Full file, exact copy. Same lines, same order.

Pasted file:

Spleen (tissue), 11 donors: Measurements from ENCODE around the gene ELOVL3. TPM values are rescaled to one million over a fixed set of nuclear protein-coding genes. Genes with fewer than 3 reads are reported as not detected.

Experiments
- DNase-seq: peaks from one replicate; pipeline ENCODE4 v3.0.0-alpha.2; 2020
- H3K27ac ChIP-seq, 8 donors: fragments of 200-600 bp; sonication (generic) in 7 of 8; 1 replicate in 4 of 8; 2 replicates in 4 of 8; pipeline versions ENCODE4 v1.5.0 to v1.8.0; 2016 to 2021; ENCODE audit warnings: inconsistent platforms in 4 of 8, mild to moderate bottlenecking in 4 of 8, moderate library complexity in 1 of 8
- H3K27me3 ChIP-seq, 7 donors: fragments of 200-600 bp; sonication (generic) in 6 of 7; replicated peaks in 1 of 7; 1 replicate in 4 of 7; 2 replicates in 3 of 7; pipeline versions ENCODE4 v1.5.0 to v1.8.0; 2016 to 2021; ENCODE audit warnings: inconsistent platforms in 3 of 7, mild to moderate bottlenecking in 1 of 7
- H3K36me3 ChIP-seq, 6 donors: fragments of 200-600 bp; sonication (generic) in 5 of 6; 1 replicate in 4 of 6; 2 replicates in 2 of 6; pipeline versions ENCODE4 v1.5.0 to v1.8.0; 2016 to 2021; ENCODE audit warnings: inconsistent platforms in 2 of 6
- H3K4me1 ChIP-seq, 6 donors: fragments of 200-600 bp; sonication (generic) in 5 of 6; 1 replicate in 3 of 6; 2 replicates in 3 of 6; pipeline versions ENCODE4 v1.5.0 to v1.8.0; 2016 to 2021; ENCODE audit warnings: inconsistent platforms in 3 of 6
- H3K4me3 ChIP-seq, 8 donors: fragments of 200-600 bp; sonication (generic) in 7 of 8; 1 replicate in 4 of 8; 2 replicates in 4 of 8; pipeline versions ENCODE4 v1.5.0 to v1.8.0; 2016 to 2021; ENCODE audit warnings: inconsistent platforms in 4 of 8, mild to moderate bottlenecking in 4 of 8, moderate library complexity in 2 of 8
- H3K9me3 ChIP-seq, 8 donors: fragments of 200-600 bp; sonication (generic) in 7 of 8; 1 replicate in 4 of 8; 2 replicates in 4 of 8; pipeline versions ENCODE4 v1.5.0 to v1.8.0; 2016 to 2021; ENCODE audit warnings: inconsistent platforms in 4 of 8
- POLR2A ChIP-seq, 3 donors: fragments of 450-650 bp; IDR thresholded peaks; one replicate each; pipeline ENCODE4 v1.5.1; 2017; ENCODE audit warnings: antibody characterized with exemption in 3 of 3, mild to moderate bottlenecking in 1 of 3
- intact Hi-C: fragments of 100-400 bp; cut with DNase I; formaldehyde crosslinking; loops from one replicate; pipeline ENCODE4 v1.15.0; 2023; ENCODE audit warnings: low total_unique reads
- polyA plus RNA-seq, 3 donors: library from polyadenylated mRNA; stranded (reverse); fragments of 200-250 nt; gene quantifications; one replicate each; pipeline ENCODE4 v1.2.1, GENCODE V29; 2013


Spleen (tissue), 11 donors: Measurements from ENCODE around the gene ELOVL3. TPM values are rescaled to one million over a fixed set of nuclear protein-coding genes. Genes with fewer than 3 reads are reported as not detected.

Experiments
- DNase-seq: peaks from one replicate; pipeline ENCODE4 v3.0.0-alpha.2; 2020
- H3K27ac ChIP-seq, 8 donors: fragments of 200-600 bp; sonication (generic) in 7 of 8; 1 replicate in 4 of 8; 2 replicates in 4 of 8; pipeline versions ENCODE4 v1.5.0 to v1.8.0; 2016 to 2021; ENCODE audit warnings: inconsistent platforms in 4 of 8, mild to moderate bottlenecking in 4 of 8, moderate library complexity in 1 of 8
- H3K27me3 ChIP-seq, 7 donors: fragments of 200-600 bp; sonication (generic) in 6 of 7; replicated peaks in 1 of 7; 1 replicate in 4 of 7; 2 replicates in 3 of 7; pipeline versions ENCODE4 v1.5.0 to v1.8.0; 2016 to 2021; ENCODE audit warnings: inconsistent platforms in 3 of 7, mild to moderate bottlenecking in 1 of 7
- H3K36me3 ChIP-seq, 6 donors: fragments of 200-600 bp; sonication (generic) in 5 of 6; 1 replicate in 4 of 6; 2 replicates in 2 of 6; pipeline versions ENCODE4 v1.5.0 to v1.8.0; 2016 to 2021; ENCODE audit warnings: inconsistent platforms in 2 of 6
- H3K4me1 ChIP-seq, 6 donors: fragments of 200-600 bp; sonication (generic) in 5 of 6; 1 replicate in 3 of 6; 2 replicates in 3 of 6; pipeline versions ENCODE4 v1.5.0 to v1.8.0; 2016 to 2021; ENCODE audit warnings: inconsistent platforms in 3 of 6
- H3K4me3 ChIP-seq, 8 donors: fragments of 200-600 bp; sonication (generic) in 7 of 8; 1 replicate in 4 of 8; 2 replicates in 4 of 8; pipeline versions ENCODE4 v1.5.0 to v1.8.0; 2016 to 2021; ENCODE audit warnings: inconsistent platforms in 4 of 8, mild to moderate bottlenecking in 4 of 8, moderate library complexity in 2 of 8
- H3K9me3 ChIP-seq, 8 donors: fragments of 200-600 bp; sonication (generic) in 7 of 8; 1 replicate in 4 of 8; 2 replicates in 4 of 8; pipeline versions ENCODE4 v1.5.0 to v1.8.0; 2016 to 2021; ENCODE audit warnings: inconsistent platforms in 4 of 8
- POLR2A ChIP-seq, 3 donors: fragments of 450-650 bp; IDR thresholded peaks; one replicate each; pipeline ENCODE4 v1.5.1; 2017; ENCODE audit warnings: antibody characterized with exemption in 3 of 3, mild to moderate bottlenecking in 1 of 3
- intact Hi-C: fragments of 100-400 bp; cut with DNase I; formaldehyde crosslinking; loops from one replicate; pipeline ENCODE4 v1.15.0; 2023; ENCODE audit warnings: low total_unique reads
- polyA plus RNA-seq, 3 donors: library from polyadenylated mRNA; stranded (reverse); fragments of 200-250 nt; gene quantifications; one replicate each; pipeline ENCODE4 v1.2.1, GENCODE V29; 2013